The e-ROSA project seeks to build a shared vision of a future sustainable e-infrastructure for research and education in agriculture in order to promote Open Science in this field and as such contribute to addressing related societal challenges. In order to achieve this goal, e-ROSA’s first objective is to bring together the relevant scientific communities and stakeholders and engage them in the process of coelaboration of an ambitious, practical roadmap that provides the basis for the design and implementation of such an e-infrastructure in the years to come.
This website highlights the results of a bibliometric analysis conducted at a global scale in order to identify key scientists and associated research performing organisations (e.g. public research institutes, universities, Research & Development departments of private companies) that work in the field of agricultural data sources and services. If you have any comment or feedback on the bibliometric study, please use the online form.
You can access and play with the graphs:
- Evolution of the number of publications between 2005 and 2015
- Map of most publishing countries between 2005 and 2015
- Network of country collaborations
- Network of institutional collaborations (+10 publications)
- Network of keywords relating to data - Link
Toward a veterinary informatics research agenda: An analysis of the PubMed-indexed literature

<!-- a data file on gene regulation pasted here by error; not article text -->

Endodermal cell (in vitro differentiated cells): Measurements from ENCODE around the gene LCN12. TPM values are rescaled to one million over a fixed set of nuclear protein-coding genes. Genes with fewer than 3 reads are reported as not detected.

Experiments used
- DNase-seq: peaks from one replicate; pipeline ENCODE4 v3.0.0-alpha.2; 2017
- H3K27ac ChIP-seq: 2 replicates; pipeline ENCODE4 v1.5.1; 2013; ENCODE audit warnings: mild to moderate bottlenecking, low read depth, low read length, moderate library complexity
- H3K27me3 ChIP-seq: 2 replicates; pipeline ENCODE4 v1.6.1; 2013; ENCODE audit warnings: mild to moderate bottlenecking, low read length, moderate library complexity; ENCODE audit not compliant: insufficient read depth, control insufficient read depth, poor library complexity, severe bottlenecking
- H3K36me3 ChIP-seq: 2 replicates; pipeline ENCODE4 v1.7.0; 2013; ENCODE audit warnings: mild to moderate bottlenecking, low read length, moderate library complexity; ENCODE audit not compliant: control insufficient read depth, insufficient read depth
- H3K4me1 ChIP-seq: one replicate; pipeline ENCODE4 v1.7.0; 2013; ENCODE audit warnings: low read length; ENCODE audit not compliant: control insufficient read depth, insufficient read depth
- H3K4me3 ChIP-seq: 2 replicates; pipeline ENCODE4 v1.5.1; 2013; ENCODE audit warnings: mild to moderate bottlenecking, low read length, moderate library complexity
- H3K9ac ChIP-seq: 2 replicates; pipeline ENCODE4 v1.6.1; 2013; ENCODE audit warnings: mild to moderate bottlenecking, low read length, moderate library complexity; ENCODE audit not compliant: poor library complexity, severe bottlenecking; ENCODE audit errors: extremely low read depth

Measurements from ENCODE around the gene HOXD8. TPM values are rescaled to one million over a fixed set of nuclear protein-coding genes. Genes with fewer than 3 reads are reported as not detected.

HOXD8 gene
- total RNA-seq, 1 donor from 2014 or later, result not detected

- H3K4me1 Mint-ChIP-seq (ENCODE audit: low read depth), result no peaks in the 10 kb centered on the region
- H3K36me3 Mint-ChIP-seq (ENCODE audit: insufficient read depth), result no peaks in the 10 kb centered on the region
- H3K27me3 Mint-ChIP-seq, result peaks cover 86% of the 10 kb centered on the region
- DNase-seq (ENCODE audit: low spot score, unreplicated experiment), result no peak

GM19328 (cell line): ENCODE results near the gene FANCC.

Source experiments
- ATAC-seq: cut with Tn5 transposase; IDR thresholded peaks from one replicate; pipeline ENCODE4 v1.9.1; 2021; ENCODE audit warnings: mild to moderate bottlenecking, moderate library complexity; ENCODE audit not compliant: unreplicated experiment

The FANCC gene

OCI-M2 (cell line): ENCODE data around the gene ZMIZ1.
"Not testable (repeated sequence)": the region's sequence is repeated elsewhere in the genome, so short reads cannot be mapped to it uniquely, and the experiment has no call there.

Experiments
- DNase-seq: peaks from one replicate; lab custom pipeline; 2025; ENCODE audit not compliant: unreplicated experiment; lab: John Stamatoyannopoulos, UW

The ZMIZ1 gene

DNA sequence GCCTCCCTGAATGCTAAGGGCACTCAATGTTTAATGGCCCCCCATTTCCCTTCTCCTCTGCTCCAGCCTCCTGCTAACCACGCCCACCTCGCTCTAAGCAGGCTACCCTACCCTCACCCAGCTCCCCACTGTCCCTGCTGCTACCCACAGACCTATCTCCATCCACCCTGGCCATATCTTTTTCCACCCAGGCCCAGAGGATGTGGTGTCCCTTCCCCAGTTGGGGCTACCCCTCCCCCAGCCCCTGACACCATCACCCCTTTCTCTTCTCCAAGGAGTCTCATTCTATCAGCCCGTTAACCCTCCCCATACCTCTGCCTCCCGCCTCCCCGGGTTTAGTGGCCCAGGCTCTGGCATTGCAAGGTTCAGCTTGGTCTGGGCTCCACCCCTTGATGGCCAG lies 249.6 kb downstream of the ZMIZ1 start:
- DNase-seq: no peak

Purpose: Veterinary medicine and human health are inextricably intertwined. Effective tracking of veterinary information - veterinary informatics - impacts not only veterinary medicine, but also public health, informatics research, and clinical care. However, veterinary informatics has received little attention from the general biomedical informatics community. Methods: To identify both active and under-re searched areas in veterinary informatics, we retrieved Medical Subject Heading (MeSH) descriptors for veterinary informatics-related citations and analyzed them by topic category, animal type, and journal. Results: We found that the categories of veterinary informatics with the most growth were information/bibliographical retrieval, hardware/programming, and radiology/imaging. Less than two articles per year were published in the areas of computerized veterinary medical records, clinical decision_support, standards, and controlled vocabularies. Veterinary informatics articles primarily address production animals such as cattle and sheep, and companion animals such as cats and dogs. Six journals account for 31% of the veterinary informatics literature, 35 journals account for 66%. Conclusions: Veterinary informatics remains an embryonic field with relatively few publications. With the exception of radiology/imaging, published articles are primarily focused on non-clinical areas such as hardware/programming and information retrieval. There are very few publications on controlled vocabularies, standards, methodologies for integrating disparate systems, computerized medical records, clinical decision_support systems, and system usability. The lack of publications in these areas may hamper efforts to collect and track animal health data at a time when such data are potentially critical to human health. (c) 2006 Elsevier Ireland Ltd. All rights reserved.
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